1990 (Winner: Arie Luyendyk)
Popular Dutchman Arie Luyendyk took the lead in his famous Domino’s Pizza, Chevy-Lola with 32 laps to go and was never headed. His average lap speed of 185.981mph (299.307kph) stood as a record until 2013. Defending Champion and race pole-sitter, Emerson Fittipaldi dominated the first half of the race, looking to become the first back-to-back winner in 20 years.
In the second half of the race, however, he fell victim to blistering tires, lost a lap, and wind up finishing third. Bobby Rahal, the 1986 winner, was in position to win his second Indy 500, but he too suffered handling problems, which dropped him to second at the finish.
John Andretti attempted to become the fourth member of the Andretti clan to qualify, but was bumped on the final day. The 1990 race was also the first Indy 500 presided over by Tony George, who was named president of the Speedway in January – and as we’d soon see would create his own mark on the direction of the Indy 500…
1991 (Winner: Rick Mears)
Rick Mears became the third driver to record four Indy 500 wins in 1991, joining AJ Foyt and Al Unser Sr. On the way he also claimed a record sixth pole position. This success came after he suffered his first ever crash at Indy since his debut in 1977. The practice crash destroyed his primary car and badly injured his right foot.
Mears later admitted that pain he was experiencing during the race was so bad, he had to cross his legs in the car and push the accelerator pedal down with his left foot. The race also featured the first African American driver to qualify for the Indy 500, Willy T. Ribbs. It also saw its first Japanese driver, Hiro Matsushita.
For the first time in Indy history, four members of the same family qualified for the same race. Mario, Michael, Jeff, and John Andretti competed together. Michael, Mario and John all finished in the top ten, while Jeff was named the Rookie of the Year. Mears won the Michigan 500 later in the year – the final two wins of his great career.
1992 (Winner: Al Unser Jr)
1992 produced the closest finish in Indy 500 history when Al Unser Jr held off Scott Goodyear by just 0.043 of a second. Unser Jr became the first second-generation driver to win the Indy 500 following in the footsteps of his father Al and also his uncle Bobby. The race was held on a wind-swept cold day and started in dramatic fashion when pole sitter Roberto Guerrero crashed on the warm-up lap.
Michael Andretti dominated the race in the debut of the Ford Cosworth XB engine.He led 160 laps and was 30 seconds in the lead when a fuel pump failed with just 11 laps remaining.
A total of 13 cars crashed from the race and there were more in practice, including an accident which claimed the life of Jovy Marcelo. A record 10 former winners started the race, but it would be the last for AJ Foyt, Rick Mears, Tom Sneva and Gordon Johncock. The win for Unser Jr came at his 10th attempt in his memorable Valvoline machine.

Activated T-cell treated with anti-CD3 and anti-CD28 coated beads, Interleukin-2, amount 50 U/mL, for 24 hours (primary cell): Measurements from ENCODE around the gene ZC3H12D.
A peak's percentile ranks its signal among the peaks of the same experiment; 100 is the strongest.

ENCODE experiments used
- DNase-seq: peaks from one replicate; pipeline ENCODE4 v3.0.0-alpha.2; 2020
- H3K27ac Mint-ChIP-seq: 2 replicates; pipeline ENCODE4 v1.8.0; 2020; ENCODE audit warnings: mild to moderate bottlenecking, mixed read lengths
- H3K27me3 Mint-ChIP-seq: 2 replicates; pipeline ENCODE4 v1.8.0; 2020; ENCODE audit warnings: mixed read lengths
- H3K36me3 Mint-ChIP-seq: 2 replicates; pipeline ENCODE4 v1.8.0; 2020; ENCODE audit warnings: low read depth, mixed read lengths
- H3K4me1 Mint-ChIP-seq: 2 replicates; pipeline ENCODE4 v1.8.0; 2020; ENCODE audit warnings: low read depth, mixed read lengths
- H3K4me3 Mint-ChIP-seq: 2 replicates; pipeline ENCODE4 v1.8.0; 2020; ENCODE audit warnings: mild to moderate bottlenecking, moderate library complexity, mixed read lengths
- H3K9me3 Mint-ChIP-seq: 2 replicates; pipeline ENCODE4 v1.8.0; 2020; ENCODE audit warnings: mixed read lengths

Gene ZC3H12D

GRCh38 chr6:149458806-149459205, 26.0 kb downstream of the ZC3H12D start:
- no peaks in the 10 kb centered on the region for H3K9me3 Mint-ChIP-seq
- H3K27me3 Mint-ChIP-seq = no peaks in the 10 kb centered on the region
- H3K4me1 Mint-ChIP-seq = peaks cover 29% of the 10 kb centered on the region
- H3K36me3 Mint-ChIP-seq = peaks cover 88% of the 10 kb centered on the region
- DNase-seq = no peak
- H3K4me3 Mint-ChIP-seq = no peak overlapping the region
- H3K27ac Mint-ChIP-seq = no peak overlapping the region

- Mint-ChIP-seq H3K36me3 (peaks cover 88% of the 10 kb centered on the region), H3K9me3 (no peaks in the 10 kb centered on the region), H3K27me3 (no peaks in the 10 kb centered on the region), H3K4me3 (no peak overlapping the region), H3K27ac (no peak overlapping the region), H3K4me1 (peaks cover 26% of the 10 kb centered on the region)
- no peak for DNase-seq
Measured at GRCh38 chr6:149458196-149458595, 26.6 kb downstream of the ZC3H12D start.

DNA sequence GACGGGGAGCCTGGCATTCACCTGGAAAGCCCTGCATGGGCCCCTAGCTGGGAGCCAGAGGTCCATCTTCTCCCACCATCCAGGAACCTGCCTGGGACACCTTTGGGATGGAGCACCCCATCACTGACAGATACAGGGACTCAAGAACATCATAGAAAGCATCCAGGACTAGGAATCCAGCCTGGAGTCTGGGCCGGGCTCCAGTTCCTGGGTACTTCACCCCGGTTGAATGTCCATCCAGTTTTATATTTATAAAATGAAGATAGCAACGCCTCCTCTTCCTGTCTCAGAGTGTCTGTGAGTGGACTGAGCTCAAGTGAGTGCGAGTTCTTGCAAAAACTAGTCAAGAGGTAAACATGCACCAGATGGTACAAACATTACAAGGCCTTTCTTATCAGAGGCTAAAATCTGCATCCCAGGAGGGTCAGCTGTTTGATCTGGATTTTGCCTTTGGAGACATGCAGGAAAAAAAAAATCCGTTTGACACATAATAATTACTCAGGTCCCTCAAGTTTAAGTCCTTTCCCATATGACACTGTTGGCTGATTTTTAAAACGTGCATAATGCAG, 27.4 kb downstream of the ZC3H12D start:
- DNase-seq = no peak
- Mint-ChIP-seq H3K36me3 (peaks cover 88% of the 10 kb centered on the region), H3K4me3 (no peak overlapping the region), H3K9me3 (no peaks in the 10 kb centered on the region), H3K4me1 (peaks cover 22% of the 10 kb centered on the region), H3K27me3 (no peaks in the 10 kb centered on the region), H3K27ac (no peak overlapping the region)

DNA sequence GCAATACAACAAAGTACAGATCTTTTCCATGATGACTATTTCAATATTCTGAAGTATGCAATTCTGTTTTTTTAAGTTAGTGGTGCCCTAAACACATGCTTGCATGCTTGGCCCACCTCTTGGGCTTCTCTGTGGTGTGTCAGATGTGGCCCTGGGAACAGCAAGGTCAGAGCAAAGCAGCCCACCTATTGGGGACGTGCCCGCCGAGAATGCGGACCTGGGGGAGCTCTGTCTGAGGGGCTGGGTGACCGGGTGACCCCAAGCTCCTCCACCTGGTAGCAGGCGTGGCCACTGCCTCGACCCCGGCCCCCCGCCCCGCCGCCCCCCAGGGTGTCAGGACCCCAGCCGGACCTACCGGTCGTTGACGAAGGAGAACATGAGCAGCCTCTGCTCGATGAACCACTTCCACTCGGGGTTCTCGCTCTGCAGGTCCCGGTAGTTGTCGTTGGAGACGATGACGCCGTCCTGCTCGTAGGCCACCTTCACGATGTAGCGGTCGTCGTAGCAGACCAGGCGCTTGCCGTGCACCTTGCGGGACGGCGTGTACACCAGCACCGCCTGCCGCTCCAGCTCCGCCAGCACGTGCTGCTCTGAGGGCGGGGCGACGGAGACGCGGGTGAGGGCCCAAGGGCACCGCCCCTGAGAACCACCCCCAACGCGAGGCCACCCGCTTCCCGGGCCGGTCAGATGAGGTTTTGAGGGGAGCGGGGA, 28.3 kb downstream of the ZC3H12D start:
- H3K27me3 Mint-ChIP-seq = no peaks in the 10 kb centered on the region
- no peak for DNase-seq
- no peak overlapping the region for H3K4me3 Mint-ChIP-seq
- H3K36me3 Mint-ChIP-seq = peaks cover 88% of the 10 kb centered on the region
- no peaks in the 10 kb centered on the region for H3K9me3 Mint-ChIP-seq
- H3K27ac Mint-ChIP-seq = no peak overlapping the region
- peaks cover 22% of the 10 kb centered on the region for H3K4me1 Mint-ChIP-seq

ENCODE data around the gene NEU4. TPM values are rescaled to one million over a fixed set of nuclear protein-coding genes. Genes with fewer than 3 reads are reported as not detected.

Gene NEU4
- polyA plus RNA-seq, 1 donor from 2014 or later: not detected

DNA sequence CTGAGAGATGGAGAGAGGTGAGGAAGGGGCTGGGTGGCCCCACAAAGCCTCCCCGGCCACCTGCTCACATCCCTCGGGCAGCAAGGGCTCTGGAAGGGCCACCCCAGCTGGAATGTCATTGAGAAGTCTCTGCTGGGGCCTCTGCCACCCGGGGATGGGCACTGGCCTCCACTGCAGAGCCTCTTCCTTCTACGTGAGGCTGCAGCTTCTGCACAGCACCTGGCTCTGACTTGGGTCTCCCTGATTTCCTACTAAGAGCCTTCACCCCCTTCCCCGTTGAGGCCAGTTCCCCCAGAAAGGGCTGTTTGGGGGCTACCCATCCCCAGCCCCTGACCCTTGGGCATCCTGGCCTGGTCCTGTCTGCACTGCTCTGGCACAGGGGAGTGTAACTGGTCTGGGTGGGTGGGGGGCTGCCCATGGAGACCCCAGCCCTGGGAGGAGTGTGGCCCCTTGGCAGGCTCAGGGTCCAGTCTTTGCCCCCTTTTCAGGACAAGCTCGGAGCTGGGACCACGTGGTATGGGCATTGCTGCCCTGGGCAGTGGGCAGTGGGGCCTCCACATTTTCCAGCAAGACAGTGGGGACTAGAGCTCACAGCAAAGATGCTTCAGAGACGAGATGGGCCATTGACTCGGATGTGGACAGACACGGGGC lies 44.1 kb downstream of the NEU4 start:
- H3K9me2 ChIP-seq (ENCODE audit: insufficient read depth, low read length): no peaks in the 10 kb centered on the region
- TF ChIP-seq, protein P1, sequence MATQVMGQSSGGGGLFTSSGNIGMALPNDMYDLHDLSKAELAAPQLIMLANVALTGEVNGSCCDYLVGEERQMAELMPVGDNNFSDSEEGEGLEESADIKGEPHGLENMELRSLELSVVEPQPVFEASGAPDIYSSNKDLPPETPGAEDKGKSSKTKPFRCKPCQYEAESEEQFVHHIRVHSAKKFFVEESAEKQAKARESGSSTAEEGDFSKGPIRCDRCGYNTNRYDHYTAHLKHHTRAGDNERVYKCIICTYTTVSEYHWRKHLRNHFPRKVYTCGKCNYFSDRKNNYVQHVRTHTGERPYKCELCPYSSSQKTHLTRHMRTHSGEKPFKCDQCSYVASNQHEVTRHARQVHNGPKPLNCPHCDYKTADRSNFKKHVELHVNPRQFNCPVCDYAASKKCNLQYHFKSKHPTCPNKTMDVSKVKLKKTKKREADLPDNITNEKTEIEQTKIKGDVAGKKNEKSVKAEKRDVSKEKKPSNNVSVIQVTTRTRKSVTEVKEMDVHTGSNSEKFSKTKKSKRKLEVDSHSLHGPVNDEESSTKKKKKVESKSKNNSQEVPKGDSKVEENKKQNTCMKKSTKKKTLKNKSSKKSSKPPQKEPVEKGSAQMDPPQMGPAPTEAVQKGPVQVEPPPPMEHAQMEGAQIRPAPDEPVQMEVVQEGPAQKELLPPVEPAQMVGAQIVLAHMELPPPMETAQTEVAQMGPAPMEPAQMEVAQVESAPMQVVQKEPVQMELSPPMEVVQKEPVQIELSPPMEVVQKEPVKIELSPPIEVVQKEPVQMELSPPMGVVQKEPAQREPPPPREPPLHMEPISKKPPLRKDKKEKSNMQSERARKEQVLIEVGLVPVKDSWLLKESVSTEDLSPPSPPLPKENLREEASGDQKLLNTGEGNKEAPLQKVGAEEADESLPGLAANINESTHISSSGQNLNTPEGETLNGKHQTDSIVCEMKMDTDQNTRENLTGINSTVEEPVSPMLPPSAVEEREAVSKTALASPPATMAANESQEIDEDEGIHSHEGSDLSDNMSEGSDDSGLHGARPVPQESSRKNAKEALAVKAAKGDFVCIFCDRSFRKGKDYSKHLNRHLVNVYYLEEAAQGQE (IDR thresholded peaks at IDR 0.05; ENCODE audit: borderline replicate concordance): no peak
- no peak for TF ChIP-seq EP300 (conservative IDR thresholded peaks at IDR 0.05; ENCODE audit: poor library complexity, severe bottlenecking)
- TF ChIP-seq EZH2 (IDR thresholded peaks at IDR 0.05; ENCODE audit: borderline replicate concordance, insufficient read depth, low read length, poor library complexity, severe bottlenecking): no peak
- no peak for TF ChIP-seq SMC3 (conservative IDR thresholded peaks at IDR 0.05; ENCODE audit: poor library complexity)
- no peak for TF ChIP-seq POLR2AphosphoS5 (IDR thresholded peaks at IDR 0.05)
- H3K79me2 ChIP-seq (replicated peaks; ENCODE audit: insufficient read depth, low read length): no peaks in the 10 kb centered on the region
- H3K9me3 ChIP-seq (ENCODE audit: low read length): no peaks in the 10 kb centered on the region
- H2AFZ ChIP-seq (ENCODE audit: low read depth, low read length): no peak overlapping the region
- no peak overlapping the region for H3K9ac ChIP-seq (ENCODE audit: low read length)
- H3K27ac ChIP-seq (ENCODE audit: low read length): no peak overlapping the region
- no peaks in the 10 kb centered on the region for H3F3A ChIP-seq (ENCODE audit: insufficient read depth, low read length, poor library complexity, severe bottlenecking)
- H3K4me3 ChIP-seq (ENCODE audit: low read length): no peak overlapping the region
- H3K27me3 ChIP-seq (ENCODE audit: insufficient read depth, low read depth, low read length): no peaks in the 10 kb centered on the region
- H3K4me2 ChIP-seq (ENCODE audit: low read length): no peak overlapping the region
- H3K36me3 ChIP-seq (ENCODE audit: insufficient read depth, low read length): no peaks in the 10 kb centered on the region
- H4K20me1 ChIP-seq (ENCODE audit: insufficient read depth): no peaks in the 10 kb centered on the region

1993: (Winner: Emerson Fittipaldi)
In 1993 four-time winner Al Unser Sr made his 27th and final start. He qualified 23rd and finished 12th. He also finished as the all-time lap leader having led 644 of his 4356 total circuits. Emerson Fittipaldi took the lead with 16 laps to go and won his second career Indy 500.
The pre-race attention for the month focused heavily on rookie Nigel Mansell, the reigning Formula One World Champion, who switched to the CART IndyCar Series during the offseason and promptly won on debut on the Gold Coast. Mansell was competitive all afternoon, and was leading the race on lap 184 as the field was coming to a restart.
His inexperience on oval circuits, however, caused him to misjudge the restart speed and he was quickly passed down the main stretch by Fittipaldi, which proved to be the winning move.
Fittipaldi, Arie Luyendyk and Mansell finished 1-2-3, the first time foreign-born drivers had swept the top three finishing positions since 1915. The other big news in the race lead-up was Bobby Rahal failing to qualify.
1994: (Winner: Al Unser Jr)
In March 1994, after a feud with Championship Auto Racing Teams (CART), Indianapolis Motor Speedway President Tony George announces plans for the Indy Racing League (IRL). That was almost as controversial as Team Penske’s move to take full advantage of a USAC rule allowing overhead-valve pushrod engines extra displacement and turbo boost – the Ilmor-Mercedes-Benz 500I was born and produced more than 1000 horsepower.
The three Penske cars dominated the race and Al Unser Jr won his second Indy 500 from Rookie second generation racer, Jacques Villeneuve and Bobby Rahal. This was the final 500 for Mario Andretti. His nephew John Andretti became the first driver to do “double duty” when he drove in both the Indy 500 and Coca-Cola 600 NASCAR event in Charlotte. It was also the second and final Indy 500 for Nigel Mansell who was taken out in a crash with Dennis Vitolo.
1995: (Winner: Jacques Villeneuve)